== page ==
Op Ed: Latin America’s League of Socialist Dictators and the Call to Stop Romanticizing Socialism

Sometimes it is hard to comprehend the magnitude of what is being glorified. Socialist rhetoric and how it led to the demise of Bolivia. 

by Sofia Meador Sauto
Staff Writer

I cannot help but laugh at my friend as she throws her middle finger up at capitalism and proceeds to tell Alexa to turn off her alarm. Can’t help but chuckle at the stereotypical anti-capitalist rebel, walking down Library Walk with her Birkenstock sandals, preaching about the wonders of all the “free” stuff socialism has to offer. Nor can I help but roll my eyes and smirk at the memory of my professor last quarter who while conveying a talk replete with anti-capitalism and anti-neoliberalism sentiment, dropped his Mercedes car keys. Have these people not seen the detrimental state their socialist wonders are in? Oh, the sentiment of self accomplishment these heretics must feel when going against their dysfunctional capitalist system. 

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Op-Ed: COVID-19, “Pandemic Diplomacy,” and Re-shaping of the World Order

COVID-19 Outbreak World Map.

by Siddharth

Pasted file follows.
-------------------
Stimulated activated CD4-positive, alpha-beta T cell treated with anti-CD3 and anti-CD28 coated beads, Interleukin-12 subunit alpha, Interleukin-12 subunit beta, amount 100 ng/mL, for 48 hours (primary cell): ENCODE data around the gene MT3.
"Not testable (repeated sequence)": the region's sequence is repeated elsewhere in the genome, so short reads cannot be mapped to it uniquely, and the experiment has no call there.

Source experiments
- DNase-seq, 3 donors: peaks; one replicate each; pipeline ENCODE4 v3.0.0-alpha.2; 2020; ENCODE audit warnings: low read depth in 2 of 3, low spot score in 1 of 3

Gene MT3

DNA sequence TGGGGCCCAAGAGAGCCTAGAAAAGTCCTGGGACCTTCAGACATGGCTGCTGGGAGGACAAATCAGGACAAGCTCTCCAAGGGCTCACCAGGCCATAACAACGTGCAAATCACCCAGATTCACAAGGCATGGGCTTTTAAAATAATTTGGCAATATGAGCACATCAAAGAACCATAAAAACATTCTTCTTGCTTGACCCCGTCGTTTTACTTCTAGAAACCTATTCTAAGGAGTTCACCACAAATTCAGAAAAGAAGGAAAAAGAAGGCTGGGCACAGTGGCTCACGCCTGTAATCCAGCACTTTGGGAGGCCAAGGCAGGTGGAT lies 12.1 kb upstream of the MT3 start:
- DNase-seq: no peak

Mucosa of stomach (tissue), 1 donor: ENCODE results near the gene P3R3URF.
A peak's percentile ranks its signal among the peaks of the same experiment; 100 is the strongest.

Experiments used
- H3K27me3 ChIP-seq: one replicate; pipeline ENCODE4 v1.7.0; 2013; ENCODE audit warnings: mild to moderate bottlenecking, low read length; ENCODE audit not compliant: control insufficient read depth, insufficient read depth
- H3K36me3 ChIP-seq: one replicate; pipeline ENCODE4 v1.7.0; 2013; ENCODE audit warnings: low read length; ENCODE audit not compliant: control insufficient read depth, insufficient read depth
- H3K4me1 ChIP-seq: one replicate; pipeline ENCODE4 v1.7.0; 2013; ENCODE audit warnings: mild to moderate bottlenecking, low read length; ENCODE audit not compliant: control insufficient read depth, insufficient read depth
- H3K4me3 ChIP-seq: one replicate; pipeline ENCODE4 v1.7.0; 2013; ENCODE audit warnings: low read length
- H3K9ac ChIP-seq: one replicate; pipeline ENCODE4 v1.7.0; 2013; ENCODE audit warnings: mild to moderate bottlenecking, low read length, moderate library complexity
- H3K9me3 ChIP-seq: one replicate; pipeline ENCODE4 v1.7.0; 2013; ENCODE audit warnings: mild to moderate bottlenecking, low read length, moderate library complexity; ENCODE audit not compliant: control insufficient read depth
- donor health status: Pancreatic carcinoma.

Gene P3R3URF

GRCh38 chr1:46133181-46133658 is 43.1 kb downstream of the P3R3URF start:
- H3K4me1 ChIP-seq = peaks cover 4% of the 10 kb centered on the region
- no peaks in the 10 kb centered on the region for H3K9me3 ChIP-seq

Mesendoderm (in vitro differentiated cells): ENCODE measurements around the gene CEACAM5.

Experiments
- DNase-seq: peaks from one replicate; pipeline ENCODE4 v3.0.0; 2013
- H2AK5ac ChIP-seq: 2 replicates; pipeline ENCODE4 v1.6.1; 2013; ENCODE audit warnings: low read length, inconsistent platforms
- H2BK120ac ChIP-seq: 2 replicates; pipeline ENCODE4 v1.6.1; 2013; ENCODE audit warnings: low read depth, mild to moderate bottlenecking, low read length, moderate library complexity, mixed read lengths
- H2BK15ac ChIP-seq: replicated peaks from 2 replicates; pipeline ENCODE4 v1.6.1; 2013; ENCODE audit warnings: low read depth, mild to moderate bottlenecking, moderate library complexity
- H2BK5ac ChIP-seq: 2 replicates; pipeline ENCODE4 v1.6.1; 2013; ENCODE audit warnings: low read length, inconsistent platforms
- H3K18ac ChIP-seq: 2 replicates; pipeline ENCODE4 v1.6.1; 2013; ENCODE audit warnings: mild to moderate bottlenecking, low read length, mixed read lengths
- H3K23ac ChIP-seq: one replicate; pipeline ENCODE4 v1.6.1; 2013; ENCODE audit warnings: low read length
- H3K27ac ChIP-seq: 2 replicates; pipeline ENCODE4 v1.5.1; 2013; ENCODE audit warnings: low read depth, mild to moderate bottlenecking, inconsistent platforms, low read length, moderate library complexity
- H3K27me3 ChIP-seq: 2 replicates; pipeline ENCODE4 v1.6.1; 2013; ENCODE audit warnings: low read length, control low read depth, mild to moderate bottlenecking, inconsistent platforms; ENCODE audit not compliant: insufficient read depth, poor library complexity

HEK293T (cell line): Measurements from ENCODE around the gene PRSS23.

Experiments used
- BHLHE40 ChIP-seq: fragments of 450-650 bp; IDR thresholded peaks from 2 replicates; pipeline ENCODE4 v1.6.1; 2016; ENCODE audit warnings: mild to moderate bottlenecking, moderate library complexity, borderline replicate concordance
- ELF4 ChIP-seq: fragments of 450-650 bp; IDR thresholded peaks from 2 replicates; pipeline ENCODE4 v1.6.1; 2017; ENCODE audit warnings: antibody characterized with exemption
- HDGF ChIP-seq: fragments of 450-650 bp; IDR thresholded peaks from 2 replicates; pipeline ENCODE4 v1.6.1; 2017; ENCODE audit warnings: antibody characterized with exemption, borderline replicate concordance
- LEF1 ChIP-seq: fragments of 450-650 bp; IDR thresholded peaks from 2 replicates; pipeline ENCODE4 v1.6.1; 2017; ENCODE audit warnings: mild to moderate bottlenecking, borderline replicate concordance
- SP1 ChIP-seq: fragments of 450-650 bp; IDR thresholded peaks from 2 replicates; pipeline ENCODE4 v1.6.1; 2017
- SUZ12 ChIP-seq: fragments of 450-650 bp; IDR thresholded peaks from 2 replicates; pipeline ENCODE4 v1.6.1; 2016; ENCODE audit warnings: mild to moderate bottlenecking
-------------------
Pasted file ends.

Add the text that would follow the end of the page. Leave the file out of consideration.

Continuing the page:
Graduate Fellow Editor

It is safe to say that no other single event in the 21st century after the 9/11 attacks has had a greater impact in the geopolitical arena than the Coronavirus disease 2019 (COVID-19) pandemic. What began as a disease traced to a wet animal market in China, COVID-19 is already shaping geopolitics across the world. While in a democracy, civil rights groups would have almost surely ensured that no wild animals (let alone endangered species like pangolins) could be sold for consumption, in China, the authoritarian government has allowed wet animal markets to flourish. As a result, here we are, a delicacy for some has transformed into becoming a global pandemic with China itself as its biggest victim.

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Opinion: No Crackdown in Hong Kong

by Marshall Wu
Staff Writer

When Hong Kong was returned to China by the end the of its lease to the United Kingdom in 1997, among the agreements made between the United Kingdom and China was a fifty-year guarantee of one country, two systems. After over one hundred years under British rule, today Hong Kong is uniquely part-Western and part-Chinese. It is no longer the same city it once was under Chinese emperors. This is apparent in a common viewpoint among Chinese today, who may find Hong Kongers ‘spoiled’. In dramatic difference from the city of Shenzhen, fewer than thirty minutes north, Hong Kong has truly become a dual-language populace. In Hong Kong, cab drivers speak English and street signs retain both Chinese and English spellings.

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